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The Nagoya Protocol and ABS

NHM is obliged to comply with international rules on the management of genetic resources through the Convention on Biological Diversity and the Nagoya Protocol.

Convention on Biological Diversity

The Convention on Biological Diversity (CBD) was adopted at the UN Conference on Environment and Development (Earth Summit) in Rio de Janeiro in June 1992 and ratified by Norway in 1993. The convention aims to conserve the Earth's biodiversity by ensuring sustainable use and equitable sharing of biological resources.

The Nagoya Protocol

At the tenth conference of the parties to the Convention in Nagoya on 29 October 2010, the Nagoya Protocol was adopted. Norway ratified the protocol on 11 May 2011.

The Nagoya Protocol deals with access to genetic resources and equitable sharing of benefits related to the utilization of such resources (Access and Benefit Sharing, ABS). The protocol entered into force on 12 October 2014, 90 days after the fiftieth country had ratified the agreement. As of today (28 May 2018), 105 countries have ratified the protocol.

NHM is a member of CETAF (Consortium of European Taxonomic Facilities), and follows the guidelines in CETAFs Code of Conduct & Best Practices on Access and Benefit-Sharing.

The Norwegian Nature Diversity Act

The Nature Diversity Act (Act relating to the management of biological, geological and landscape diversity, or Lov om forvaltning av naturens mangfold in Norwegian) entered into force on 1 July 2009. § 60 covers utilization of genetic material from other countries in Norway, including the following quotes:

«The import for utilisation in Norway of genetic material from a state that requires consent for collection or export of such material may only take place in accordance with such consent»

«If national law in the provider country requires consent for the collection of biological material, it shall be accompanied by information to the effect that such consent has been obtained»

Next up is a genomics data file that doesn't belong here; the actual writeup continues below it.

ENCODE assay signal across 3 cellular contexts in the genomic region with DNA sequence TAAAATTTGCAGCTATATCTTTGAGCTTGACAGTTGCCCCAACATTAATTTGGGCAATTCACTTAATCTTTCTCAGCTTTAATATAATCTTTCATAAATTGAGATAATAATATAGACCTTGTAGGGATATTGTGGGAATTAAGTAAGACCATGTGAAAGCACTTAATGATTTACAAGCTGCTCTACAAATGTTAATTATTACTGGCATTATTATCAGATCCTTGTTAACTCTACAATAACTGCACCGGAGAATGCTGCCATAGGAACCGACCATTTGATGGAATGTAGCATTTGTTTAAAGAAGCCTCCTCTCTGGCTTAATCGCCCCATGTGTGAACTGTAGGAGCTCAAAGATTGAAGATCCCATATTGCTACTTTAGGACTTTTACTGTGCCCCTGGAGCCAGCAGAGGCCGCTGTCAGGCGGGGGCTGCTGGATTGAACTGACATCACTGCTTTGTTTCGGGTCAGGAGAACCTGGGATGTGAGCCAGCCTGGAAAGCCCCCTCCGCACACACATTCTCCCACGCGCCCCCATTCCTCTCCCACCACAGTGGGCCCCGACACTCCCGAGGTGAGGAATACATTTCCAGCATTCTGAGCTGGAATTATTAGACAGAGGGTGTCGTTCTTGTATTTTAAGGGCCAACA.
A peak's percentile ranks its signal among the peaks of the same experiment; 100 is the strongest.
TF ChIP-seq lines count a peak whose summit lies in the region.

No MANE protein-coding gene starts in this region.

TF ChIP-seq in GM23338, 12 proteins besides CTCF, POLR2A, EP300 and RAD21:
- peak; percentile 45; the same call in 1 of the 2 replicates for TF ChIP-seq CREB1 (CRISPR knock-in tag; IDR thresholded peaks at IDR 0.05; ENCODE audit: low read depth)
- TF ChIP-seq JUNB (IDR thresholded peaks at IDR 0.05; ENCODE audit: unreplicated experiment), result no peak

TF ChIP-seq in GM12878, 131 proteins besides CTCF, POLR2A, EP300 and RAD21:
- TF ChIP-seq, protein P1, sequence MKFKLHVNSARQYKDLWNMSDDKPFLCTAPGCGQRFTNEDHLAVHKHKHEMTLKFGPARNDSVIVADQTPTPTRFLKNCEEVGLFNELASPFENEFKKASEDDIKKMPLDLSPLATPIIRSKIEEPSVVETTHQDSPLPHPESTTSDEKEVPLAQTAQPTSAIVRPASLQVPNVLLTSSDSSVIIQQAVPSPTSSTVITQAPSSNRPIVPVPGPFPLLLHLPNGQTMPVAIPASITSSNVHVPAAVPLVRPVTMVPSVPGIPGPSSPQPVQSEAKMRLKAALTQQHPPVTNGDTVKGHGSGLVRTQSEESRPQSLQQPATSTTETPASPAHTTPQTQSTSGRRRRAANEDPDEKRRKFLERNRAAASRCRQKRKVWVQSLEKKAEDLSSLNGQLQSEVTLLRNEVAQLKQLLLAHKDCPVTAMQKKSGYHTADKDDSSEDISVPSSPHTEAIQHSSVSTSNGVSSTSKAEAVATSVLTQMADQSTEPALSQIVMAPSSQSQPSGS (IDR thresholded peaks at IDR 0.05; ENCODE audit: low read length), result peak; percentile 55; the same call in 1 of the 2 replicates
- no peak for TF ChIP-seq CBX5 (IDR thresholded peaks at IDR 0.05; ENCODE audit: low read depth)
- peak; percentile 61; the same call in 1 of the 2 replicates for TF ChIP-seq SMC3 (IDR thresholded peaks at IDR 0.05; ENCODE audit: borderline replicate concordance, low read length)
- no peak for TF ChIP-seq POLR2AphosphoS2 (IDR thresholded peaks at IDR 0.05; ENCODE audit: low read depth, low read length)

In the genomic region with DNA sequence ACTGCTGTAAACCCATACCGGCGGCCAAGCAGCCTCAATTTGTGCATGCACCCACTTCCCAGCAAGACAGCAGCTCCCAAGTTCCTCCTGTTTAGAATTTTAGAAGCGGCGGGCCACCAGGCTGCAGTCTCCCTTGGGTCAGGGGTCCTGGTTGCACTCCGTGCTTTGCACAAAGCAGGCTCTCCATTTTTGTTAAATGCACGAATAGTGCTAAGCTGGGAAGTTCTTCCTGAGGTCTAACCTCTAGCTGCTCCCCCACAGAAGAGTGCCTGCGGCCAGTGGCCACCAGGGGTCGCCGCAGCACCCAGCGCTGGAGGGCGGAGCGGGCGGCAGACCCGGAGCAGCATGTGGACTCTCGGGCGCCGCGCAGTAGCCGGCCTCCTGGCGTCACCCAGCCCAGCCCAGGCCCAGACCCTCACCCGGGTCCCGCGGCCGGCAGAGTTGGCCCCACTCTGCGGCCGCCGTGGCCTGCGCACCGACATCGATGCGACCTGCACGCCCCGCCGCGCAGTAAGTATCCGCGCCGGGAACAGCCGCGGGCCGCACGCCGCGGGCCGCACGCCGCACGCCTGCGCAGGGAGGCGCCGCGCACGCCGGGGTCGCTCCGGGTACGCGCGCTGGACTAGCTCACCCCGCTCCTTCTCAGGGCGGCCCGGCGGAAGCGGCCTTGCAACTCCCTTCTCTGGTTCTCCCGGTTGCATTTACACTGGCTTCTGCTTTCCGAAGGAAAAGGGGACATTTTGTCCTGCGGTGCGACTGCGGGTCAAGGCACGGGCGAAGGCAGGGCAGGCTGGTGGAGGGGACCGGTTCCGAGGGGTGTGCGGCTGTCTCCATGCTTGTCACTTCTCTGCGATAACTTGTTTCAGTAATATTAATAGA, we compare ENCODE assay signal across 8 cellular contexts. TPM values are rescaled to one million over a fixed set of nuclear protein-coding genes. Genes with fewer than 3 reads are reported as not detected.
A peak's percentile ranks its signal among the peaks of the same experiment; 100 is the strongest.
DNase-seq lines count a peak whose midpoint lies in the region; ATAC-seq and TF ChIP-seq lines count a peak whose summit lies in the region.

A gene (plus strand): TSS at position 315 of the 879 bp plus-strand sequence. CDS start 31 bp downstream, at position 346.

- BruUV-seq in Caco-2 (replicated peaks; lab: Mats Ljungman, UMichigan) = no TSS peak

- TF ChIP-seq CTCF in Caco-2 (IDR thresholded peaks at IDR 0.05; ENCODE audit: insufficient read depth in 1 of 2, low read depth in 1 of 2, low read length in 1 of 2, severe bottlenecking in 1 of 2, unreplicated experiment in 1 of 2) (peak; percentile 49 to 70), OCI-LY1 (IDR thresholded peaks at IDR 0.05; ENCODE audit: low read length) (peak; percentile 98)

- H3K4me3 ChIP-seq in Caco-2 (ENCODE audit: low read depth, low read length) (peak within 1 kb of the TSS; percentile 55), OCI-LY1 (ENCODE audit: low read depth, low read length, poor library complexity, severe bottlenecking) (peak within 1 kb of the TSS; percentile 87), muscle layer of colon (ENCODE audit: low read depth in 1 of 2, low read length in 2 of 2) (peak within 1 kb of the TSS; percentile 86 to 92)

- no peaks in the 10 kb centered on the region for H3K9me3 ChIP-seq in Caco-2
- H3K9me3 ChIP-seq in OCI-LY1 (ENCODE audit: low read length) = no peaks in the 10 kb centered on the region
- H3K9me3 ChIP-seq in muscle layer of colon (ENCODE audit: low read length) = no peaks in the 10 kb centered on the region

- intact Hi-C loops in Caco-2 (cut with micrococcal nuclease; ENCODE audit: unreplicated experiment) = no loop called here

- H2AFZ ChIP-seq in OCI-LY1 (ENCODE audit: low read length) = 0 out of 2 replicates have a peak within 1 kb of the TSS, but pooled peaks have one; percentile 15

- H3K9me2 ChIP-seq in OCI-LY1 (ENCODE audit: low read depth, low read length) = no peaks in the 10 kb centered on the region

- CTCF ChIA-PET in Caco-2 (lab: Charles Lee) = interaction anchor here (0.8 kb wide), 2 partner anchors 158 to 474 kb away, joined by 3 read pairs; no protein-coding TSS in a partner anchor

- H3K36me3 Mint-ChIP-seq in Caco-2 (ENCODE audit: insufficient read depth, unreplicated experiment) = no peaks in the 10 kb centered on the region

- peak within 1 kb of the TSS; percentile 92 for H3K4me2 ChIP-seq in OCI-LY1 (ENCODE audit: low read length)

«If the provider country is a country other than the country of origin of the genetic material, the country of origin shall also be stated. The country of origin means the country in which the material was collected from in situ sources. If national law in the country of origin requires consent for the collection of genetic material, information as to whether such consent has been obtained shall be provided. If the information under this paragraph is not known, this shall be stated»

For material imported on or after 1 July 2009 contacting the providing country will therefore often be required, in order to identify any relevant laws and regulations at the time of export.

Who needs to be aware of the guidelines?

It is the responsibility of the individual researcher to comply with ABS and other relevant regulations.

You must be aware of ABS and the Nagoya Protocol if you have plans to

  • collect or utilize genetic material from abroad
  • collect or utilize associated traditional knowledge from abroad
  • have foreign collaborators who want to collect genetic material from Norway

Note that the Nagoya Protocol also applies to loans of genetic resources.

Genetic material is defined by CBD as "any material of  plant,  animal,  microbial  or  other  origin containing functional units of heredity". Genetic resources are defined as "genetic material of actual or potential value".

Start in time

We also recommend reading through the NHM Access and Benefit Sharing (ABS) wiki page as part of the preparations for the collection work. Please note that the process of obtaining all necessary permits and other documentation may take several months, so be sure to start in time!

Published Feb. 10, 2016 3:56 PM - Last modified Apr. 6, 2021 8:34 AM